child pushing cart through grocery store aisle with text 6 life skills to teach students while grocery shopping

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Did you know that when you go to the grocery store you are actually working on tons of amazing life skills? I loved taking my students on community-based instruction (or CBI) trips to work on essential life skills. Did you know that there are at least 6 life skills you can work on when you take students in special education grocery shopping? Let’s look at those today plus the grocery shopping worksheets that I use to make teaching this life skill easier.

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What is the Purpose of Community-Based Instruction?

Community-based instruction, or CBI, basically means going out into the community to work on functional skills or life skills that students will need in order to be functioning members of the community. This might mean doing things such as placing their order at Chick-fil-A, shopping for groceries or buying stamps at the post office. We might take daily parts of life like this for granted but many of our students in special ed need to work on these functional life skills to improve in them. This is why many special education classrooms have begun to take Community-Based Instruction (or CBI) trips throughout the school year.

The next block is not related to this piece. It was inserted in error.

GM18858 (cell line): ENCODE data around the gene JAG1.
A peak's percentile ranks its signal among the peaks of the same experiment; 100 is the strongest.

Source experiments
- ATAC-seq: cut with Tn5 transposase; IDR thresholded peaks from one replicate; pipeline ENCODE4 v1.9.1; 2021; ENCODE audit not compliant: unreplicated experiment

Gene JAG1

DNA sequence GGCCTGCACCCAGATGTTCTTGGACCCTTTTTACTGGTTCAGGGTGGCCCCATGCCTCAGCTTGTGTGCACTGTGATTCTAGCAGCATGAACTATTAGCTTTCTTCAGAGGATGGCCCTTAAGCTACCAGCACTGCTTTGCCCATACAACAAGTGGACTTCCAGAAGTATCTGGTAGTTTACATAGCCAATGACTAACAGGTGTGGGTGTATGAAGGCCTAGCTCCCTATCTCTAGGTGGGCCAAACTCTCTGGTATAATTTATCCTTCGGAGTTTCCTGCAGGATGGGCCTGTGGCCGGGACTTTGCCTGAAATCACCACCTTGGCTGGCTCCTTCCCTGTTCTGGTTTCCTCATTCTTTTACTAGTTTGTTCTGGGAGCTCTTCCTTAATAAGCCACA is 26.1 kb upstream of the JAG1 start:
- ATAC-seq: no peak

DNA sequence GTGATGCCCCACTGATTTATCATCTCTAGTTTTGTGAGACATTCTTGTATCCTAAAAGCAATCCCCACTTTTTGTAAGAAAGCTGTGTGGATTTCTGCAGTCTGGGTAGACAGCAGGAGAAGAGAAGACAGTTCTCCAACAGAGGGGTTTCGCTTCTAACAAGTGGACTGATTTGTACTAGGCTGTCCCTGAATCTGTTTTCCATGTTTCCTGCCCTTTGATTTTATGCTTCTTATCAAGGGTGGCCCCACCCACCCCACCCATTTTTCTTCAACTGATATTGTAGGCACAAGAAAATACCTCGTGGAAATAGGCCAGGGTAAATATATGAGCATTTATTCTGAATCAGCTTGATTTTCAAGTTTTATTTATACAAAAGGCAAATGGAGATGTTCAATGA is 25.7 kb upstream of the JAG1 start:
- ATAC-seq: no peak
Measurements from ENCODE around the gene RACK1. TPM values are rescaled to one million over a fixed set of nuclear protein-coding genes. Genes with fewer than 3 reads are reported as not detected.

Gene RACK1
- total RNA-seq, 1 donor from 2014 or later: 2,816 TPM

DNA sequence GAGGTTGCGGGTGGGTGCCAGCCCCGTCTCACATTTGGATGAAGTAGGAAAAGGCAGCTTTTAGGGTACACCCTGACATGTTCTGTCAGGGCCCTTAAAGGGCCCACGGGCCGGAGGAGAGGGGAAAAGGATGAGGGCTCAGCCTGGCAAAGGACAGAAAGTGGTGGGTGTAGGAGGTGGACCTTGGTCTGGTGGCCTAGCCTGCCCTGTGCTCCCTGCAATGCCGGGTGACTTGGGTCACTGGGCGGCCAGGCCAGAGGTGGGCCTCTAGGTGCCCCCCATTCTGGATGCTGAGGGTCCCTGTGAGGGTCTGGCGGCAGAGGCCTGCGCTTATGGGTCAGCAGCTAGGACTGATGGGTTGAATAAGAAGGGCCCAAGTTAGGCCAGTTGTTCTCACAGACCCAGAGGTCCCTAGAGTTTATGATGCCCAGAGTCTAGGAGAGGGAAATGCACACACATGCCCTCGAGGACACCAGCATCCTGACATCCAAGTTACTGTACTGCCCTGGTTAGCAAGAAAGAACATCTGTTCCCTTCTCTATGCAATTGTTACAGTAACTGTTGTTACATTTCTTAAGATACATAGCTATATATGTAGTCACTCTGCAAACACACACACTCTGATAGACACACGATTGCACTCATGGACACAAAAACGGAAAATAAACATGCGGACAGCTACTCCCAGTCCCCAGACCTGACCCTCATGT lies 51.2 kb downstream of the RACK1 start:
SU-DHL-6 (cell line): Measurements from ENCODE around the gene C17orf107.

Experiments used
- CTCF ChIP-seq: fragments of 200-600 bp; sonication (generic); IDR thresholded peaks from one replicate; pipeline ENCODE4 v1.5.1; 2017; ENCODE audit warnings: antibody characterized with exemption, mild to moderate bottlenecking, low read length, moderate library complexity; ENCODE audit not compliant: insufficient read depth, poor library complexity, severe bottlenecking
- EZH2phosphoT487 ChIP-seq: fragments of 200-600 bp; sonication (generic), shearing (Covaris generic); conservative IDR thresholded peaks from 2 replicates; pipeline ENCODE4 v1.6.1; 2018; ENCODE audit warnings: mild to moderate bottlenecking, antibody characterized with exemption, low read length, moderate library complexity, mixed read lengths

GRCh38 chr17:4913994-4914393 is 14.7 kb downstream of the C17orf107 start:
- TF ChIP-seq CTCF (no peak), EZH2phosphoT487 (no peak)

Use the dollar up method on this grocery store worksheet for special education.

Community-Based Instruction Activities

When you take students out into the community, you may be wondering what types of places you should take them. I like to think that there are three different “types” of CBI trips: retail, dining and daily living. Remember, however that the site is actually not the most important part of CBI trips. The most important part is to increase independence of a student within the community so that he or she can be a functioning member.

Here is a list of some community-based instruction places for your special needs classroom to visit:

  • Aldi or another grocery store
  • McDonalds
  • Dollar Tree
  • Applebees or Steak n Shake (a sit-down restaurant instead of an order at the counter restaurant)
  • Petsmart
  • hardware store
  • retail store such as Target or Wal-Mart